by: Jonathan Salem Baskin

I read an interesting article in yesterday's New York Times on how job applicants can cover-up a "job-hopping" history. I just don't understand why it would matter.

Aren't all the rules pretty much moot by now?

We're talking about a tsunami wave of employment seekers...thousands more anointed every nanosecond, or so it seems. They're competing for a shrinking list of available job descriptions, and whatever career paths used to connect one to the other have gone the way of the Dodo bird.

So employers are going to be worried that a candidates changed jobs in the past? Isn't that kind of like being disappointed that a would-be immigrant at Ellis Island used to live in a foreign country?   

You could just as easily reason that a would-be employee who hasn't changed jobs more than once -- in other words, he or she just got evicted from a comfy corporate la la world -- perhaps doesn't possess the skills required to keep a job in the new reality.

This also brings into question the concept of "personal branding," about which a fellow dim bulber asked my opinion a few days ago.

The job help racket seems to be thriving these days, and the Internet is clogged with epistles about envisioning the job you want 3 years from now and rules for branding yourself. Etc. I think most of it is probably as out-of-date as the New York Times article.

We're not as unique as we'd hope our life experiences or Moms would suggest. 

I don't care if you did time in the Peace Corps, had a giant title before you were old enough to drink, can sing the national anthem backwards, or whatever. In this economy, there are dozens, if not thousands, of job seekers who pretty much claim the identically similar differences. You can waste your time massaging your past, or imagining your ideal future, but it's just so much wordsmithing on your PC. Nobody cares.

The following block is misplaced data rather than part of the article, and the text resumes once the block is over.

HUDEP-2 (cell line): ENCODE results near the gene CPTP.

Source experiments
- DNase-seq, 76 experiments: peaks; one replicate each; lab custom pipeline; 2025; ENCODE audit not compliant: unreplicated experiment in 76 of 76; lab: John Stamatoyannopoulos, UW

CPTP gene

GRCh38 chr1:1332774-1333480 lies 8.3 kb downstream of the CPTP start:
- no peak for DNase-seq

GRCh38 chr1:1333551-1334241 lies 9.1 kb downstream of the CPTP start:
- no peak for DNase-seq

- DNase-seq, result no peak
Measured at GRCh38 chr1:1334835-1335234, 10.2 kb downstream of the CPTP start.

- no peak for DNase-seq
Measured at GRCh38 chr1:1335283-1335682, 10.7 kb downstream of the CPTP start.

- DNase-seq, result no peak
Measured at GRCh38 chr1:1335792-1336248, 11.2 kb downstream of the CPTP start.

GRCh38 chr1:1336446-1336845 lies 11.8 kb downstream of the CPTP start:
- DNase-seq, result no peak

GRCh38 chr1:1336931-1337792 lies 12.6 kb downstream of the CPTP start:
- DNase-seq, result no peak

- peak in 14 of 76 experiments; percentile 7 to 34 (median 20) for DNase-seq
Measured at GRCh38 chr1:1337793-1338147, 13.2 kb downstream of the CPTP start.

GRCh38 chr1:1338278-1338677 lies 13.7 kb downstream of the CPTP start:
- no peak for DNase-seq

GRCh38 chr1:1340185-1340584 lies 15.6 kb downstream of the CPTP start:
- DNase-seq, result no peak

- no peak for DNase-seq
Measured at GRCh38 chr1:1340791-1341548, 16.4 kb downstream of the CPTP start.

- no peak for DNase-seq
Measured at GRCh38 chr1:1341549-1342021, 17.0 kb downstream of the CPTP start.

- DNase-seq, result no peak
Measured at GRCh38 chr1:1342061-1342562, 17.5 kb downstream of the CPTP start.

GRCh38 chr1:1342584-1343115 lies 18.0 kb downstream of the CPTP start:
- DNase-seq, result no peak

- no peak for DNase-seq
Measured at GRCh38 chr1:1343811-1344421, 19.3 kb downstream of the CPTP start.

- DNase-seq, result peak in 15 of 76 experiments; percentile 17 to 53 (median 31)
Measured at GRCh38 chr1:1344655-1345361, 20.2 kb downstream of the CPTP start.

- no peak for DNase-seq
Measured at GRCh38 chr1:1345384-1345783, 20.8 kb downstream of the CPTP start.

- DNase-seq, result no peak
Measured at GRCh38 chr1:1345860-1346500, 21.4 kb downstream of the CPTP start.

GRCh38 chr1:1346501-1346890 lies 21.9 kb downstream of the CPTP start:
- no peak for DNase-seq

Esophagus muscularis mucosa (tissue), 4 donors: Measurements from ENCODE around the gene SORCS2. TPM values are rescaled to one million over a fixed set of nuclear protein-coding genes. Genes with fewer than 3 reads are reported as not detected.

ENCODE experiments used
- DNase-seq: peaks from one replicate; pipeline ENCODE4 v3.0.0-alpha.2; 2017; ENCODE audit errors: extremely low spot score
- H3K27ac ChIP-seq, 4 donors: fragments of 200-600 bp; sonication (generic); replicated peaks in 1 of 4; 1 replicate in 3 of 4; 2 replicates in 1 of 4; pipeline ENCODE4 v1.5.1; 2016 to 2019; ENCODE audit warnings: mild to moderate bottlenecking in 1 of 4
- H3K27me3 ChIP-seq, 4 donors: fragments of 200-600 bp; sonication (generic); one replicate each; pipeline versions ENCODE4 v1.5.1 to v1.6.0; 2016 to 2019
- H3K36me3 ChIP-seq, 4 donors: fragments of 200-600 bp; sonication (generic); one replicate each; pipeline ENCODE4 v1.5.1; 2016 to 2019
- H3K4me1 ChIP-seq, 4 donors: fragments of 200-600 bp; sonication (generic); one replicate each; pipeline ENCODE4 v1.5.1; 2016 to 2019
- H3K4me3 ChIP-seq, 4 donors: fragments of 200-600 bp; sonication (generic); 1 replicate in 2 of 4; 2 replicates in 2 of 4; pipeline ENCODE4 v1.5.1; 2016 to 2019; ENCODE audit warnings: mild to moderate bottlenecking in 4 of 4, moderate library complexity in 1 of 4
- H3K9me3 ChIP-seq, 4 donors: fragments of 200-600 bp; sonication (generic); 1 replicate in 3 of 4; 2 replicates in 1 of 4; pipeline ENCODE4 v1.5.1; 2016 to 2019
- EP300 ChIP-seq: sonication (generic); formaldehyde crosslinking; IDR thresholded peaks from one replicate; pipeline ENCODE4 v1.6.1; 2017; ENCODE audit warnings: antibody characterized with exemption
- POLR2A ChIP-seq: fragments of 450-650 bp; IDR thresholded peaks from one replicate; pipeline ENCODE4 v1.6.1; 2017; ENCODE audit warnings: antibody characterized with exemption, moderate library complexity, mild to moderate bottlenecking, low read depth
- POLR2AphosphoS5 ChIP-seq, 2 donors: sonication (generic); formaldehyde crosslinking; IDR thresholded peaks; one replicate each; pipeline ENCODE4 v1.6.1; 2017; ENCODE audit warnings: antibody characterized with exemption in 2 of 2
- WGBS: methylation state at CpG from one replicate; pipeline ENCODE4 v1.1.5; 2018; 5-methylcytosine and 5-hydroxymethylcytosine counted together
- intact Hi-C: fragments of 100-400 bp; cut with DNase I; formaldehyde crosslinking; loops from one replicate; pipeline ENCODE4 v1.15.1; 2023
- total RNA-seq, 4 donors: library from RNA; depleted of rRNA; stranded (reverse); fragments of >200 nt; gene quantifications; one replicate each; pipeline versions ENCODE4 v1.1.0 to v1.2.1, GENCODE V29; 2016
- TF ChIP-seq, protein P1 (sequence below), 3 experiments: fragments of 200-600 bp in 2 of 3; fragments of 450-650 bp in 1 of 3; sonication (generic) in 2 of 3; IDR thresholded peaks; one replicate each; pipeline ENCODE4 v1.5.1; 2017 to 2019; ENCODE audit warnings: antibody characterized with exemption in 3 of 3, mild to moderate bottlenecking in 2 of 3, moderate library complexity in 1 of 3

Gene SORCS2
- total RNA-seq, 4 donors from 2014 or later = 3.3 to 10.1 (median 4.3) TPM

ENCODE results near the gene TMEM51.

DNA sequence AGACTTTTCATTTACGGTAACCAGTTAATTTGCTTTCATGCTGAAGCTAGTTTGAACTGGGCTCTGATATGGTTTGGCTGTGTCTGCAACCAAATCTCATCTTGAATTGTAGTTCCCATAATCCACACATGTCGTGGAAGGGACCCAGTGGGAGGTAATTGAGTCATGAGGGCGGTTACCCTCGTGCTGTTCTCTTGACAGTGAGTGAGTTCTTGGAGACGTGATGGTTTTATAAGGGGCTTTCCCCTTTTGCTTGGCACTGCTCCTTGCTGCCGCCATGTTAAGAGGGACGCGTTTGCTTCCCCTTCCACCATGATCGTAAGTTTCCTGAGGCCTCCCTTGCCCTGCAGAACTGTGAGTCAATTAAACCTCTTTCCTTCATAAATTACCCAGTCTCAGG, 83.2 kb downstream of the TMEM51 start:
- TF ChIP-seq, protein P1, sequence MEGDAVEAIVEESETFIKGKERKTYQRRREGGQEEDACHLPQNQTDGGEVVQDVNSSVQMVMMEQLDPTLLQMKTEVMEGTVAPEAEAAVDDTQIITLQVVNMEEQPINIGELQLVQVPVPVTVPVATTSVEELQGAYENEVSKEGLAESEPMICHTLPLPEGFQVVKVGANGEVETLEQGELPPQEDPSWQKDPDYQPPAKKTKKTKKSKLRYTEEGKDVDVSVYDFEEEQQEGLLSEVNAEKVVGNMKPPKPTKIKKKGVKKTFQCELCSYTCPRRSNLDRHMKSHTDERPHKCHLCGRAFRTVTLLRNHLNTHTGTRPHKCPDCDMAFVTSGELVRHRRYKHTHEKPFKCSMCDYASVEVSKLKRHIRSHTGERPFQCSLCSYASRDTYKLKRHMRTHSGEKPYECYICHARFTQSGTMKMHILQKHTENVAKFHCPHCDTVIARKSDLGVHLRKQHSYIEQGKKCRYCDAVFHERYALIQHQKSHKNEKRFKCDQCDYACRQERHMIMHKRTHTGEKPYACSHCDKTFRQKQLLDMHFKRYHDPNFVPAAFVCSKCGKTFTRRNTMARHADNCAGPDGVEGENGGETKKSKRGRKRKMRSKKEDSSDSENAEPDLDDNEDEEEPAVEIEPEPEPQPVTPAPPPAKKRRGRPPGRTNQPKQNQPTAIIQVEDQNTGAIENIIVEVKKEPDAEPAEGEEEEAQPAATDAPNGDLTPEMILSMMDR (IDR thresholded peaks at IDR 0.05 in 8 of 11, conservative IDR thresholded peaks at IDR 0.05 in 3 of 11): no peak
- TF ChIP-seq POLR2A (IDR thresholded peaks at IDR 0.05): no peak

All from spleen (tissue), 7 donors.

The one variable that could make a difference, and that’s in your control, is now. Present tense. 

Act. Do things. Find a company and consult for them, free if that's what it takes. Work for your place of worship, or favorite community service. Take a class, develop a hobby, and do just about anything else that 1) legitimately interests you, and 2) gets you off your email/Blackberry, and interacting out in the real world with real people.

Don't be looking for a job guy; be the I'm doing interesting things guy

Think about it. Looking isn't doing something, it's just waiting only in a more politically-correct way. But nobody likes dealing with someone who needs something. Your "personal brand" is only as unique (or real) as what you're doing with your life today, not how you massage your past, or profundicate about your future.

Now how does this help you find a job? 

Well, for starters, if you're busy doing things that matter to you/reward you, you're not only unique but you're also interesting. You have some things to talk about other than your need for a job. Whatever things you're doing now might suggest to you 1) people with whom you want to network, and 2) a reason to contact them, other than to beg for their help on your job search. 

It might also help you better define the behaviors you want to engage in vs. the inert, static job description you otherwise might have thought you wanted. It's good practice at making your life meaningful, as it's more than likely you're going to be out of a job again sometime in the future. Maybe a lot of times. So start defining your "brand" by doing the things you like to do, not dreaming of some job description that would give them to you.

Finally, there's a good chance that whatever personal branding, job seeker nonsense process you might read about online, there are a zillion other people reading, and ready to follow, the same process. Doing what you're supposed to do will land you right in the middle of the pack of all the other people doing exactly the same things. 

So I come back to variables again: what can be truly different, and something that you own, is how you spend the rest of the hours you have today, and then tomorrow, etc. 

Your best opportunities may emerge from some activity that you could never have expected to yield a result. Don't waste your time trying to predict payoffs. 

Give to the Universe, in a macro-cosmic way, and in lots of little, everyday moments.

Skip wasting your time trying to get it to do something for you.

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